It’s school days again, and time for the annual conundrum: hot lunch or sack lunch? The problem with hot lunches is that a lot of kids don’t like them, and if the school-age kids I know are reporting correctly, the lunches are heavy on carbs, fats and processed meats (hot dogs and pepperoni pizza). One young woman I know ate a hot dog for lunch every day for 12 years at school! Not exactly a nutritious diet. School lunches often don’t cater to special needs, for example, if a child is a vegetarian or can’t tolerate gluten or dairy.
The alternative is taking a lunchbox or brown bag. Homemade lunches can be both cheaper and more nutritious than what the school serves. They should include a main dish or sandwich, a vegetable, some fruit and a treat, plus a drink.
Most kids are happy with a sandwich. Peanut butter and cheese pack well and don’t spoil quickly. If a sandwich includes meat (such as deli ham or turkey), make it the night before and refrigerate it so it stays cool longer. Try to get your kids to eat whole-wheat bread instead of white, or pack some whole-grain crackers for their meat and cheese instead of bread. Avoid mayonnaise if you can, or snag a few of those little packets at the fast-food condiment bar next time you’re there. Pack one of those for them to use.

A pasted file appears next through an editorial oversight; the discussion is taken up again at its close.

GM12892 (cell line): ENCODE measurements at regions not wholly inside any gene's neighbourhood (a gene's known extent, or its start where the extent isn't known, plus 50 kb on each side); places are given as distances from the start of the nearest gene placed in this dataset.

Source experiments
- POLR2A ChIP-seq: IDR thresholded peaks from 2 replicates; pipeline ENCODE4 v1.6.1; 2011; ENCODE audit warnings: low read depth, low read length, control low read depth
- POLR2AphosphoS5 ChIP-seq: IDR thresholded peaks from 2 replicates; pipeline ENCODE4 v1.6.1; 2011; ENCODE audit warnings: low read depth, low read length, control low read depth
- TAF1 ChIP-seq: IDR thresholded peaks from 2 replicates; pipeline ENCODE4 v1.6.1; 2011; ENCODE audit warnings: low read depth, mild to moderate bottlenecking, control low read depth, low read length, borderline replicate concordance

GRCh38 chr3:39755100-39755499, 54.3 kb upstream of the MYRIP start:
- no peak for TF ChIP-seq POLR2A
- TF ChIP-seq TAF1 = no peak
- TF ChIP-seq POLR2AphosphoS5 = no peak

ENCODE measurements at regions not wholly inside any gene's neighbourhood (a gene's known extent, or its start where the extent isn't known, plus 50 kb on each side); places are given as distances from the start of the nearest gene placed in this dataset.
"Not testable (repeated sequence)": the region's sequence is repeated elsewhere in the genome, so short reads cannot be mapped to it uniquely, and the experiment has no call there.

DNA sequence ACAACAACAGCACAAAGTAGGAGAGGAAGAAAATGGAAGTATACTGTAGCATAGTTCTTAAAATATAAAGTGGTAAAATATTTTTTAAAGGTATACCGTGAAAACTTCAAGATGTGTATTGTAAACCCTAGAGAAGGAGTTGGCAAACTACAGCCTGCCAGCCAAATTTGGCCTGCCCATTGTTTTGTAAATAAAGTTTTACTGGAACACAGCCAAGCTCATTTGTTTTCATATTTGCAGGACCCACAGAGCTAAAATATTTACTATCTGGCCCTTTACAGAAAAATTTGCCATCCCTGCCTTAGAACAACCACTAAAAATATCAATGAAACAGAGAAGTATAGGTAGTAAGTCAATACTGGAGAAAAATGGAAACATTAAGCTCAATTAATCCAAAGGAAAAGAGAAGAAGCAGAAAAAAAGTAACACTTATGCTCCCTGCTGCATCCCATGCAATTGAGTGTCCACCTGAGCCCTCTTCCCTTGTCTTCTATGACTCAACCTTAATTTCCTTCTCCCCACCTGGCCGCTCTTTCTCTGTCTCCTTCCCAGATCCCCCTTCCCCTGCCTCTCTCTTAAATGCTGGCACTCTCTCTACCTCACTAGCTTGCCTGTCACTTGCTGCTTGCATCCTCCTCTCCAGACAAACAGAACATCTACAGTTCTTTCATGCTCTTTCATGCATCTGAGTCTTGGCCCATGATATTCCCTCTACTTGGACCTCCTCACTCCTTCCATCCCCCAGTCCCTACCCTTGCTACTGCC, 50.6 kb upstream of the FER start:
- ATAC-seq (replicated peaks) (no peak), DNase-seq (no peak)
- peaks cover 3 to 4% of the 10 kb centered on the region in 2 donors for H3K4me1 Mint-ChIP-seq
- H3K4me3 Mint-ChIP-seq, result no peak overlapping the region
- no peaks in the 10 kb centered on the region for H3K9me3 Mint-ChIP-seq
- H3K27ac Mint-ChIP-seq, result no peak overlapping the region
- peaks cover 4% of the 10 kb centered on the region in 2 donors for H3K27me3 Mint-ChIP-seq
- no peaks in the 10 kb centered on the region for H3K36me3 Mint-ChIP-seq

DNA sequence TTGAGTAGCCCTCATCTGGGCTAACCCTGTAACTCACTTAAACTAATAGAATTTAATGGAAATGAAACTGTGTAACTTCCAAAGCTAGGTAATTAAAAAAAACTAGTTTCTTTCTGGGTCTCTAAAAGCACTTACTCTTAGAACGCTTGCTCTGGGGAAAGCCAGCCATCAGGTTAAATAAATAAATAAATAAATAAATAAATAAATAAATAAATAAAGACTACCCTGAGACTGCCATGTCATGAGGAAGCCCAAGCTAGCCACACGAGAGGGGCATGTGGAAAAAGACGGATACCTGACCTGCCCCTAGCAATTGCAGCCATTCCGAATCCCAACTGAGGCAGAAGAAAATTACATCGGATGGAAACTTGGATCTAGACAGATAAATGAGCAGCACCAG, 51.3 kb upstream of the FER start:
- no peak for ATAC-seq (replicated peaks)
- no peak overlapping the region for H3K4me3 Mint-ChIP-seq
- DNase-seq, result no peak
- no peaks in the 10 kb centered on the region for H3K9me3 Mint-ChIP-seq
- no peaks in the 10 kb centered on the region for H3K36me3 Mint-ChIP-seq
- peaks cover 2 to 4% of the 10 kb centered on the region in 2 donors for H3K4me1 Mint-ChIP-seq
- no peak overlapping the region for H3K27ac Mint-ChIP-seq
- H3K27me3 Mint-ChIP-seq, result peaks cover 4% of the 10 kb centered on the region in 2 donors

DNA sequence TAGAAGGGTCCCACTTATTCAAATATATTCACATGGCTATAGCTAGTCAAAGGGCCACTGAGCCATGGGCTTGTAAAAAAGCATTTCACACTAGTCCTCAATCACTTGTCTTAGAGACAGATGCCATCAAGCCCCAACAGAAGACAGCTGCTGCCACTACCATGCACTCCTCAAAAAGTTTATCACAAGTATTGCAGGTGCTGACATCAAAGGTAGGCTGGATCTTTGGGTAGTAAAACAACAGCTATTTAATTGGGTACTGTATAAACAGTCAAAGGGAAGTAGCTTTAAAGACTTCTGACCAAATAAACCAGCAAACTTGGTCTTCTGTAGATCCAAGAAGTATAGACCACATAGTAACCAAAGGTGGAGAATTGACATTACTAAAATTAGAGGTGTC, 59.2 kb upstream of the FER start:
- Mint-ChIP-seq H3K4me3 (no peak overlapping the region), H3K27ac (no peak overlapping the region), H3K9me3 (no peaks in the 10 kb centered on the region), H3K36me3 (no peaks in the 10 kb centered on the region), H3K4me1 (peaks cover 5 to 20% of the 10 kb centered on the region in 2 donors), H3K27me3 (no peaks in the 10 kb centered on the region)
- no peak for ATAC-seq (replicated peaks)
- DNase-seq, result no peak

A cold-pack also will help keep food cool till lunchtime. To vary the menu, pack a thermos with vegetable soup, chili, stew or other main dish. Leftovers (such as fried or roasted chicken) are great for school lunches – and if you don’t have enough for another family meal, a way to save money and keep food from being tossed.
Buy a big bag of baby carrots (get the generic or store-brand ones) and put a handful in a snack-size zipper bag. Some kids may also like celery sticks, strips of peppers, cucumber slices or zucchini sticks. Ditto for some grapes, an apple or those cute Clementine oranges. Most kids can peel the little oranges themselves, or you can buy big ones, peel and section them yourself. Avoid bananas – they spoil quickly in a lunch box and everything else will taste like banana.
Dessert? A little sweet treat won’t hurt. You can buy economy-size boxes of mini cookies at stores such as Walmart and dole out a few each day in another snack-size bag. Or look for a sale on low-fat pudding cups.
Zipper bags work great for lunch boxes, but you also can invest in some small resealable containers. Zipper bags that aren’t really dirty can be rinsed and reused, too. Generic bags are much cheaper (sometimes half the price) of name-brand bags.
A quick check of area schools shows elementary school lunches start at more than $2 per day. That’s probably on the low end for most cities. Depending on what you pack, you can do it for that or less and provide a far more nutritious lunch for your child — one he or she will actually eat. Most schools will sell brown-baggers a drink (milk or juice) separately. Juice boxes and individual bottles can be expensive unless you buy them on sale (and when else would you buy them?) or get large quantities (if you have room to store them).
The most rewarding part of the deal is that your kids come home with nothing in their lunch box but an orange peel and empty containers. Now that’s money well spent.